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Calculating gibbs free energy

  1. Apr 16, 2015 #1
    1. The problem statement, all variables and given/known data
    What is the standard Gibbs free energy of formation of water vapor at 25 C if for the reaction shown below under standard conditions, ΔH = -484 kJ/mol and ΔS=-89 J/mol K?
    2H2 + Os→2H2O

    2. Relevant equations
    ΔG = ΔH-TΔS

    3. The attempt at a solution
    Usually I can do these problems with no issue but I cannot seem to get the correct answer (which is -229 kJ/mol).
    First, I converted -89 J/mol K to kJ = 0.089 J/mol K. Plugging this into the equation gives me:

    ΔG = (-484 kJ/mol) - 298 K(-.089 kJ/mol K) = -457 kJ/mol.

    I did this problem twice, making sure my units were correct. Is my book wrong or did I do something wrong in the calculations? Thanks in advance.
  2. jcsd
  3. Apr 16, 2015 #2


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    How many moles of H2O are you forming in the original reaction?
  4. Apr 16, 2015 #3
    Sorry looks like a typo above. It should be oxygen gas as a reactant. But 2 moles of water are formed. The reactants are both gas and the product is liquid.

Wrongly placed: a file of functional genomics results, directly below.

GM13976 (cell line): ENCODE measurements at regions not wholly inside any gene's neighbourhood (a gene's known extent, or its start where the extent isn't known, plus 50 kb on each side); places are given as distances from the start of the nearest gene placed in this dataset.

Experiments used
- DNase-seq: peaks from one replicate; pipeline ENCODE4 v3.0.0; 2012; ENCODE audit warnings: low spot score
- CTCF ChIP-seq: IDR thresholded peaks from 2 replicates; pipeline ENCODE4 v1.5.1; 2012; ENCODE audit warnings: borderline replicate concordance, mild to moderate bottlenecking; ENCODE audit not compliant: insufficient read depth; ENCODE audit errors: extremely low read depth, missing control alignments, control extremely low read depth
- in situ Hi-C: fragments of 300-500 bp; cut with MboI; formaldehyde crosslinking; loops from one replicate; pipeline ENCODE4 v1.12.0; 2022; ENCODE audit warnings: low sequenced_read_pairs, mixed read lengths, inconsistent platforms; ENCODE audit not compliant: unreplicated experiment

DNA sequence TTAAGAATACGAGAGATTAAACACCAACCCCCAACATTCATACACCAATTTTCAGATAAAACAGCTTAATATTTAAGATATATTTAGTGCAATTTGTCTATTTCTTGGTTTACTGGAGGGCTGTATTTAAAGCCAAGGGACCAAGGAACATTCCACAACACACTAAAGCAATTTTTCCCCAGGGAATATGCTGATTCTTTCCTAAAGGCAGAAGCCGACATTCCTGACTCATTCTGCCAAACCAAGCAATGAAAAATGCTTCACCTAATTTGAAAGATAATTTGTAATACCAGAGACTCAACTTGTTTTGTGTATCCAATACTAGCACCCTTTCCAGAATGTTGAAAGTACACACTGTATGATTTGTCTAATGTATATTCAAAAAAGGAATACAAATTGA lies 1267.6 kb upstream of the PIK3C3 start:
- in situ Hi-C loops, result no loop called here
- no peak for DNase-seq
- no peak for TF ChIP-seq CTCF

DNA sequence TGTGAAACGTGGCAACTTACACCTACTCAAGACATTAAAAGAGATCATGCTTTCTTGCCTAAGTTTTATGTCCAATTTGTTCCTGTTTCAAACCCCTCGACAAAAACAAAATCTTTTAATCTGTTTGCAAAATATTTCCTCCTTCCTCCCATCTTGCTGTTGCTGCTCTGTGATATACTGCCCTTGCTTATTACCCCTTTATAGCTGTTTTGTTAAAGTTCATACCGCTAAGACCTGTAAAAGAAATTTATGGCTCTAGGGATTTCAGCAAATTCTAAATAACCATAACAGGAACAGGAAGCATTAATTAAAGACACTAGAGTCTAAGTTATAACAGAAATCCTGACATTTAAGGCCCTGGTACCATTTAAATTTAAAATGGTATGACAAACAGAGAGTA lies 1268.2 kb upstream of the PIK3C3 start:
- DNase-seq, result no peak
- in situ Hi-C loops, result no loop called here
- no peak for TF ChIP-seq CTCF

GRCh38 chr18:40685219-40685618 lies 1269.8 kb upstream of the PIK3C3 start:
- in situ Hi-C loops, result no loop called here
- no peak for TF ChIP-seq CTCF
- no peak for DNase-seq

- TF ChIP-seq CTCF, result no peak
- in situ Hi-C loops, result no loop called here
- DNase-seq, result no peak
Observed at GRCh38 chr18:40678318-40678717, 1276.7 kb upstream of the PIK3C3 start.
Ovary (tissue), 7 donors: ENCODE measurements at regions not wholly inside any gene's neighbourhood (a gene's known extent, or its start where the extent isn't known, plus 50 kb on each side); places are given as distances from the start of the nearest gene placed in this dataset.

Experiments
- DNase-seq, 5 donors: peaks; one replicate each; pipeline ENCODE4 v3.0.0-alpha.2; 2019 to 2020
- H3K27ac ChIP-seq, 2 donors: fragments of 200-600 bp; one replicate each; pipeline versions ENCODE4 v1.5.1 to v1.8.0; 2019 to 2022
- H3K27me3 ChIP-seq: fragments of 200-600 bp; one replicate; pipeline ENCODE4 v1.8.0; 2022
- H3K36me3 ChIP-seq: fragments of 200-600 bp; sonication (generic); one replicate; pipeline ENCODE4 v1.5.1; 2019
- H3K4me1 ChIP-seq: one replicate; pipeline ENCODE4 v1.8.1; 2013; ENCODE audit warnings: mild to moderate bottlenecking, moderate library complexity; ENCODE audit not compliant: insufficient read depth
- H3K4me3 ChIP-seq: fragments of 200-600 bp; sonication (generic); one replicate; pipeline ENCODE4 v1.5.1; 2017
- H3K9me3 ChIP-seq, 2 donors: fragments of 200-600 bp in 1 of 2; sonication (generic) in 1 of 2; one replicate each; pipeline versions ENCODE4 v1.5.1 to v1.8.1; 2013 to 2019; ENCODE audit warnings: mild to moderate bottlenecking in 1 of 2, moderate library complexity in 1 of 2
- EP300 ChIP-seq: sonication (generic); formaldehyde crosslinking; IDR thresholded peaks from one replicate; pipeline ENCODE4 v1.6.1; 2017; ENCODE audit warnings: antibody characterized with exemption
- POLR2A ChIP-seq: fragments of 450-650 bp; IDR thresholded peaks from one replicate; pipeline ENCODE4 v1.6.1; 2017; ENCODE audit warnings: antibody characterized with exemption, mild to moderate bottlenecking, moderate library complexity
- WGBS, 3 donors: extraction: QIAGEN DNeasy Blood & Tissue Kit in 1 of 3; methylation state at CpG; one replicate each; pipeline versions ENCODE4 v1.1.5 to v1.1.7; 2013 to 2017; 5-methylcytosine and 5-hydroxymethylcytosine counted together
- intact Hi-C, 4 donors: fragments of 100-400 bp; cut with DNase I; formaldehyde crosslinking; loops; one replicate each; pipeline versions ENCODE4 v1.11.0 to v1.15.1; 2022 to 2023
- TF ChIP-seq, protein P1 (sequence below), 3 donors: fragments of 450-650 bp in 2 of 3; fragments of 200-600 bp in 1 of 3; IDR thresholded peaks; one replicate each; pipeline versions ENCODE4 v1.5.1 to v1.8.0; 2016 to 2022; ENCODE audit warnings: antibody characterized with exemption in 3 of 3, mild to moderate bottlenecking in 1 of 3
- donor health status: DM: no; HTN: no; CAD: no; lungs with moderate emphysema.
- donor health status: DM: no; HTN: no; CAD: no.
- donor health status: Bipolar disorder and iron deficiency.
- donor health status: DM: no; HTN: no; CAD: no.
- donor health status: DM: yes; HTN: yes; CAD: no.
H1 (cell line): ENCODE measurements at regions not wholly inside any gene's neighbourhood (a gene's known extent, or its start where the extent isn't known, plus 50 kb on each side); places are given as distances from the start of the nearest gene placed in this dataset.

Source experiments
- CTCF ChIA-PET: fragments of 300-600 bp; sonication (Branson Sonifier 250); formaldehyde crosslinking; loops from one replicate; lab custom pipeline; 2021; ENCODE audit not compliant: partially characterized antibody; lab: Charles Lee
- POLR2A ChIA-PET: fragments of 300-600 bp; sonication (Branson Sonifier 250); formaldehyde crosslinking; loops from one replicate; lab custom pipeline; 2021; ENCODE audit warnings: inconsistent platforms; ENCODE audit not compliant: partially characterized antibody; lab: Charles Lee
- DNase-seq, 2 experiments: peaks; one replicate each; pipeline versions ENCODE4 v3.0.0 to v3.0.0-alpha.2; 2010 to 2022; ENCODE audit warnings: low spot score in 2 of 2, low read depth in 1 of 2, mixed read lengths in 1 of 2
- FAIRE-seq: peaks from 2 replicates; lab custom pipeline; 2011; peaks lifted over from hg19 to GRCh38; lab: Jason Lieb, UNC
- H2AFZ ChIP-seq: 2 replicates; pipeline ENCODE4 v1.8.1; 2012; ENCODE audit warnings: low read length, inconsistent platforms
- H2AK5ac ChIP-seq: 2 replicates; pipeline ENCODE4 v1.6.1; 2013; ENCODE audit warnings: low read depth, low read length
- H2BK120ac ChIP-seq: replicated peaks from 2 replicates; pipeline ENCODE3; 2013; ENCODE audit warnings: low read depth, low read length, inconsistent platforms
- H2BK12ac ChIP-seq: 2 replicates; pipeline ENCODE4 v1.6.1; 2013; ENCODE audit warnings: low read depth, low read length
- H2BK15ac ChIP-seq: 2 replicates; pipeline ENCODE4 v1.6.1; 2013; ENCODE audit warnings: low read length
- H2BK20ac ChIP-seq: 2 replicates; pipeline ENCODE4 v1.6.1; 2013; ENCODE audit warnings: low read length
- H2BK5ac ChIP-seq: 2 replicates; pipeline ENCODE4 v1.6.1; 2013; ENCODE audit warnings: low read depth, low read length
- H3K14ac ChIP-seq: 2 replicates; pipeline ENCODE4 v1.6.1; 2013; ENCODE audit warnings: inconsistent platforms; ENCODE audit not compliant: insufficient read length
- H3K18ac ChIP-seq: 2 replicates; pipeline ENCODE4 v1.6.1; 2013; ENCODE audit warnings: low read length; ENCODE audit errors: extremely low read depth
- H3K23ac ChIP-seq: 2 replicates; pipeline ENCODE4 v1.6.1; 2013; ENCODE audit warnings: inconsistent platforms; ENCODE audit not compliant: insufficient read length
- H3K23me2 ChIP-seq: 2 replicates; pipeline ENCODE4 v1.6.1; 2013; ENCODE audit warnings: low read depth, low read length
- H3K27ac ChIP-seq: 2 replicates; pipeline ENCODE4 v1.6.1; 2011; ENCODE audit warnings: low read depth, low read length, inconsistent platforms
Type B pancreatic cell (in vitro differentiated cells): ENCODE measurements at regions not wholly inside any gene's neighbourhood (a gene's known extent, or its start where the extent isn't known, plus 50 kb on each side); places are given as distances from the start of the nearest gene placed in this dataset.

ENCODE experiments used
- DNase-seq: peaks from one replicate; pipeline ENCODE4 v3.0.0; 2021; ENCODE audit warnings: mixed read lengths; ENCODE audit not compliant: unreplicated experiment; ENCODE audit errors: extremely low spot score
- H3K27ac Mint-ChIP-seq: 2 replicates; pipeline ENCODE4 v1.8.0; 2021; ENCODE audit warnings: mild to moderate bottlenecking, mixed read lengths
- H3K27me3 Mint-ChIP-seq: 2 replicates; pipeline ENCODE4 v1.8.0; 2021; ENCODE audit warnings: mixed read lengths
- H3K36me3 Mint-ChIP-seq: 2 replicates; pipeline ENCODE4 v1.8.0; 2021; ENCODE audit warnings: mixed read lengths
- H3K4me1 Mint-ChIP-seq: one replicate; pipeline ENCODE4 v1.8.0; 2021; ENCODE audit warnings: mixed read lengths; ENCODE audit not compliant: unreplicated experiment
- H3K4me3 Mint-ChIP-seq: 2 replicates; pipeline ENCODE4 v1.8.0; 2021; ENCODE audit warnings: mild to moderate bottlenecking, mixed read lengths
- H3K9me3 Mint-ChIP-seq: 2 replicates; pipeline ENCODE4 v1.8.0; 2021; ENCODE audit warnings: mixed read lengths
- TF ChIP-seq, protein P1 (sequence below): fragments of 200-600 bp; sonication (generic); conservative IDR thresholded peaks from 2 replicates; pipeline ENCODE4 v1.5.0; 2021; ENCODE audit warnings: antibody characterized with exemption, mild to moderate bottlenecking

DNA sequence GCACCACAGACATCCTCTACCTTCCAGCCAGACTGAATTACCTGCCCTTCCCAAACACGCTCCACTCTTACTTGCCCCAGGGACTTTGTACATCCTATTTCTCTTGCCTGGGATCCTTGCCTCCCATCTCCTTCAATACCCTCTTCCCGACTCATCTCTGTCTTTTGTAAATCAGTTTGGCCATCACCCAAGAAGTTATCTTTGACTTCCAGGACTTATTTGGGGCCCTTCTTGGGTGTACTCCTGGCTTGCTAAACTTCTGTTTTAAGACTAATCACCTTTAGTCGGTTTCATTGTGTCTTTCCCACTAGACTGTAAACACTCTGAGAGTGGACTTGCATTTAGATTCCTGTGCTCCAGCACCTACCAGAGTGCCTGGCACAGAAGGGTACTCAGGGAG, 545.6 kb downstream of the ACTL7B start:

5. Apr 16, 2015 #4


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    Right, so if you form 2 moles of water, ΔG = -457 kJ. That calculation is done correctly.
  6. Apr 16, 2015 #5
    So my book is wrong. I thought so. Thanks for checking my work, I was so confused =)
  7. Apr 16, 2015 #6
    What is 457 divided by 2?

  8. Apr 16, 2015 #7
    Why do I have to divide by 2 if the ΔH for the reaction is given for that equation? Does it have to do with the standard states?
  9. Apr 16, 2015 #8
    No. The free energy of formation is defined on the basis of producing 1 mole of the compound from its elements.
  10. Apr 16, 2015 #9
    Ok I see. That's where my knowledge gap was. So standard free energy requires 1 mol of product formation. Thus in this problem if ΔH = -484 kJ/mol is for 2 mol of H2O, the 1 mol (standard formation) would be half that = -229 kJ/mol. Am I understanding this correctly?
  11. Apr 16, 2015 #10
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